Author(s): Hofstetter JR, Vincent I, Bugiani O, Ghetti B, Richter JA
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Abstract The neuropathological and neurochemical effects of intracisternally administered aluminum-powder suspensions were studied in adult rabbits. The right half of each brain was fixed for neuropathological examination, and neurotransmitter-synthesizing enzyme activities were measured in homogenates of structures dissected from the left half of each brain. The neuropathological changes associated with aluminum-induced encephalomyelopathy, including neurofibrillary degeneration, were observed in several regions of the central nervous system of the aluminum-treated rabbits. The striatum was consistently free of changes. Decreases in choline acetyltransferase and tyrosine hydroxylase activities of more than 30\% were observed in the striatum of animals within 14-21 d and at longer times after aluminum injection. The decrease in striatal choline acetyltransferase activity appears to be unrelated to pathological changes in the striatal cholinergic neurons. The decrease in tyrosine hydroxylase activity in the striatum may be unrelated to neuropathological changes in dopaminergic cell bodies in the midbrain. Significant decreases in glutamate decarboxylase activity in the cerebellum may be related to cell losses in this region, whereas choline acetyltransferase activity deficits in the whole hippocampus remain unexplained.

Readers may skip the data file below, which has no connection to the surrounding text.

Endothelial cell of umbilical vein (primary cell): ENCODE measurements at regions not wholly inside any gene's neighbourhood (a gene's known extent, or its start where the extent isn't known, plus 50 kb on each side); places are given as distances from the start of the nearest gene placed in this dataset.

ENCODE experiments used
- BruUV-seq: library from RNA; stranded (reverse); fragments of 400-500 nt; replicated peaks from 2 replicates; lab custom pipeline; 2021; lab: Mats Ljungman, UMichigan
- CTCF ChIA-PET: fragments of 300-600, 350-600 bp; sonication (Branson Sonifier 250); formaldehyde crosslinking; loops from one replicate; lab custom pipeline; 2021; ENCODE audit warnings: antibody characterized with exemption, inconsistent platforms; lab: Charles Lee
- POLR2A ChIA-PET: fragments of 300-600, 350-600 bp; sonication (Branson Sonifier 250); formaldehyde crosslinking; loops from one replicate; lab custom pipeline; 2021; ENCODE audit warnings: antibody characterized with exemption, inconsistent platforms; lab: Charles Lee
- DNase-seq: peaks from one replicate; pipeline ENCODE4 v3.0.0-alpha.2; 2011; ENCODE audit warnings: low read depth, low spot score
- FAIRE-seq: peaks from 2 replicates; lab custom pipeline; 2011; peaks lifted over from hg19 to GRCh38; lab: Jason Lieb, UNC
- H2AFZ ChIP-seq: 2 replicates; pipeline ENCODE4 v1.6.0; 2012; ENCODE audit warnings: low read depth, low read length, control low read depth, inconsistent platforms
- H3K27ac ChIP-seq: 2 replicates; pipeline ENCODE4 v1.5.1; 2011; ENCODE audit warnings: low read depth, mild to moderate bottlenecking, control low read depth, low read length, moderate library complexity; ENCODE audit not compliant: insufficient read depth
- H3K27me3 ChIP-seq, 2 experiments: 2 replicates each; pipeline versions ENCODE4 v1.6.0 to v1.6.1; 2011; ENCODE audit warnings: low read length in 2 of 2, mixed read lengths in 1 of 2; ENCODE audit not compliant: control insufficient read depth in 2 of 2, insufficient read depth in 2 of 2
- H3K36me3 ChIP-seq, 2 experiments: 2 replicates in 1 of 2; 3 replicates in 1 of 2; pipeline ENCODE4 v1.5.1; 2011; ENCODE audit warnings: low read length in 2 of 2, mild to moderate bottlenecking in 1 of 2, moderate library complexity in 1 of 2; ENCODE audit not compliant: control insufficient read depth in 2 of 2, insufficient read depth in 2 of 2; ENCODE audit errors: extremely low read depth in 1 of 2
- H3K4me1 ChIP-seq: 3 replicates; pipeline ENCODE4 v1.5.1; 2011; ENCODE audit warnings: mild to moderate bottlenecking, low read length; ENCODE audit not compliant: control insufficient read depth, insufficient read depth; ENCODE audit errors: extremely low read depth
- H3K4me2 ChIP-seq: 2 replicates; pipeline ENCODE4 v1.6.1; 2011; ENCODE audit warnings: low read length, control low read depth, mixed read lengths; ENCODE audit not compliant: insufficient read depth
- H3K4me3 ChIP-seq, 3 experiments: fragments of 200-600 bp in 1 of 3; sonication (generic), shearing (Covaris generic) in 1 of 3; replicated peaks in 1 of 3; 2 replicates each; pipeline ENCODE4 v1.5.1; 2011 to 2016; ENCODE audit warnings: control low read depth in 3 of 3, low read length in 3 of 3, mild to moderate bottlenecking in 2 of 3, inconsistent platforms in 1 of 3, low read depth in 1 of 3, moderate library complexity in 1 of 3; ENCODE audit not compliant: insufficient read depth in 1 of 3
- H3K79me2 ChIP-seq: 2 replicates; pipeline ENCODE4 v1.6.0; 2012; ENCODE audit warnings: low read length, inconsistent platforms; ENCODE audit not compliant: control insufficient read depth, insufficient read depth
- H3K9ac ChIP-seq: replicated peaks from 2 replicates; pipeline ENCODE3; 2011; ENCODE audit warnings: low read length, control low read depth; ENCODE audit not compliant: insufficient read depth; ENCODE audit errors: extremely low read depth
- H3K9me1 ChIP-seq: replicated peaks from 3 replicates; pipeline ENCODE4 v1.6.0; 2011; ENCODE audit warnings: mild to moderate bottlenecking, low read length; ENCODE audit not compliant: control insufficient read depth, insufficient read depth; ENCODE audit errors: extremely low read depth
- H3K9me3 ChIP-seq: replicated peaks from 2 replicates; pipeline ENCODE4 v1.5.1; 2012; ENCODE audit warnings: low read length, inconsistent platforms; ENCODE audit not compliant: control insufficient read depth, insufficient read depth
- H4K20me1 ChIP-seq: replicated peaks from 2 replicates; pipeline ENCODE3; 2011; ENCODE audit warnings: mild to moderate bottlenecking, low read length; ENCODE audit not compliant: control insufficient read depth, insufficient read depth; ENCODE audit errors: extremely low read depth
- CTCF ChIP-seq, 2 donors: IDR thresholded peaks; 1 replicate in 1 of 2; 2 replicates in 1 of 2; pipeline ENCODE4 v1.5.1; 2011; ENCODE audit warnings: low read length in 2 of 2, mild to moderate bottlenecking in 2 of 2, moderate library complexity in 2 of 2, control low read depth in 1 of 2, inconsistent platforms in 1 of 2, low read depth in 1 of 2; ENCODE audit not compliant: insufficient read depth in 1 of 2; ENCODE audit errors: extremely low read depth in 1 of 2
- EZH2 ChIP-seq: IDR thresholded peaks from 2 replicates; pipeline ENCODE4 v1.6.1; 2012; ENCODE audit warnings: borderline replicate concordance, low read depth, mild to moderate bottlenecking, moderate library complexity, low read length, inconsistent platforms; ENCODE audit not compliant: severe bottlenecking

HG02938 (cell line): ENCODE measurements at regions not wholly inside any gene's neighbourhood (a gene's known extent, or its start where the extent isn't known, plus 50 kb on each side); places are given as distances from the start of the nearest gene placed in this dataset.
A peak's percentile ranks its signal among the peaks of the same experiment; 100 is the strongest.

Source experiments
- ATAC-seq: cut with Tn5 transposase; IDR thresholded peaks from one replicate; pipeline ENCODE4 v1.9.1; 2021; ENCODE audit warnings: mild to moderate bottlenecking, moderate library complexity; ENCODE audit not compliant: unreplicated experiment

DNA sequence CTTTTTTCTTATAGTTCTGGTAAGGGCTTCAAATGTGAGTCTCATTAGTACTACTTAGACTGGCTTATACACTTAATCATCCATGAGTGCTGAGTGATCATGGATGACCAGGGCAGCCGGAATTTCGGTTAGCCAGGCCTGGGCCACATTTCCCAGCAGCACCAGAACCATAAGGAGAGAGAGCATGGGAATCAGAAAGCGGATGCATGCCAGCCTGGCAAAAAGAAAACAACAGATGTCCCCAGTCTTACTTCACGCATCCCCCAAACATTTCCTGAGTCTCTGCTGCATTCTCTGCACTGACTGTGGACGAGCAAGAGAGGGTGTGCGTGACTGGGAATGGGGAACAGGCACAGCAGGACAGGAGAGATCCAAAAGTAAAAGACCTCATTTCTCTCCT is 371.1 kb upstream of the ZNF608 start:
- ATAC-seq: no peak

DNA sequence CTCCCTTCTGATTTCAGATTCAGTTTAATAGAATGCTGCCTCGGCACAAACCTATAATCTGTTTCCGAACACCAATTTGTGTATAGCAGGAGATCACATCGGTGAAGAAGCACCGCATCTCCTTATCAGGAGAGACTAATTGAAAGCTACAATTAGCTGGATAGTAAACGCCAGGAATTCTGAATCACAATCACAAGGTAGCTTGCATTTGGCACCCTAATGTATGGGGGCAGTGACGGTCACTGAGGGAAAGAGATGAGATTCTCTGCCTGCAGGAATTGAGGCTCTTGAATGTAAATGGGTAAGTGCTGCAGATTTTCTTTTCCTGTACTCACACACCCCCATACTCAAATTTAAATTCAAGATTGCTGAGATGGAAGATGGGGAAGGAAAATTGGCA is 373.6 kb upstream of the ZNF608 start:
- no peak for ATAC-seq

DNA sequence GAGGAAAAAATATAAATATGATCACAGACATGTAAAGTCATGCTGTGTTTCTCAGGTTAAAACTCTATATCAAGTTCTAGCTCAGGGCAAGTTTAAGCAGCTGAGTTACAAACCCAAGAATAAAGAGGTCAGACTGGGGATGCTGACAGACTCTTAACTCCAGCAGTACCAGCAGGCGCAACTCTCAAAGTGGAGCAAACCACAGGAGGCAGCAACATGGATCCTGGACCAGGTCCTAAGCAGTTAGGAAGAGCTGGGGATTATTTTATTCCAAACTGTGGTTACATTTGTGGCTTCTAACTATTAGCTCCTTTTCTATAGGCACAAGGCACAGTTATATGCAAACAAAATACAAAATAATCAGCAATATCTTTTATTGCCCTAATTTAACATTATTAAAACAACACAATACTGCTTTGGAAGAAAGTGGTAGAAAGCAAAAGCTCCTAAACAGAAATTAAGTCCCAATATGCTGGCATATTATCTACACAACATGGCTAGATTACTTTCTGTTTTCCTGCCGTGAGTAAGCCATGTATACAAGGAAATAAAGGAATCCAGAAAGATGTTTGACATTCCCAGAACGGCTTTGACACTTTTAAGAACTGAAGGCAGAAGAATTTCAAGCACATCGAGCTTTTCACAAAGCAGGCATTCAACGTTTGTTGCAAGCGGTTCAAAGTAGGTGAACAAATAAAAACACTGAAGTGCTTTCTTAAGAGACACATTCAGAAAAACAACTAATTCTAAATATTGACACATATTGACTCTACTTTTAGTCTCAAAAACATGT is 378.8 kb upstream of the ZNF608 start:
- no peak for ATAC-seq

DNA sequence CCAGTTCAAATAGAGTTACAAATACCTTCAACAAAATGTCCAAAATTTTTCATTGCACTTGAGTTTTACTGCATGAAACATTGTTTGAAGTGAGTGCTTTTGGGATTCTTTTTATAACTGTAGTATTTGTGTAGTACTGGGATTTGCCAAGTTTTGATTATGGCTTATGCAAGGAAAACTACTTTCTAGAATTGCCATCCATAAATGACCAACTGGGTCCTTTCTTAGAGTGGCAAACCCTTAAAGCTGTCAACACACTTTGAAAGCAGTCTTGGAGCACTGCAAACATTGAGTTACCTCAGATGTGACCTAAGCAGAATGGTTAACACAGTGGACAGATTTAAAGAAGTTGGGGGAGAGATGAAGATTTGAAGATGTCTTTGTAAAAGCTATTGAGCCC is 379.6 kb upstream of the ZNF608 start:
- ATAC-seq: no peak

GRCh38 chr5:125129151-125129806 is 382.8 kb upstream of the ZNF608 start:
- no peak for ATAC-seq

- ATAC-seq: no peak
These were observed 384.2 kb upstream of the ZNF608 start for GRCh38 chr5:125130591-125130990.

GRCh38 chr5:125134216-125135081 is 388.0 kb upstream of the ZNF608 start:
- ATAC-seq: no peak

This article was published in Neurochem Pathol
and referenced in Journal of Clinical & Experimental Pharmacology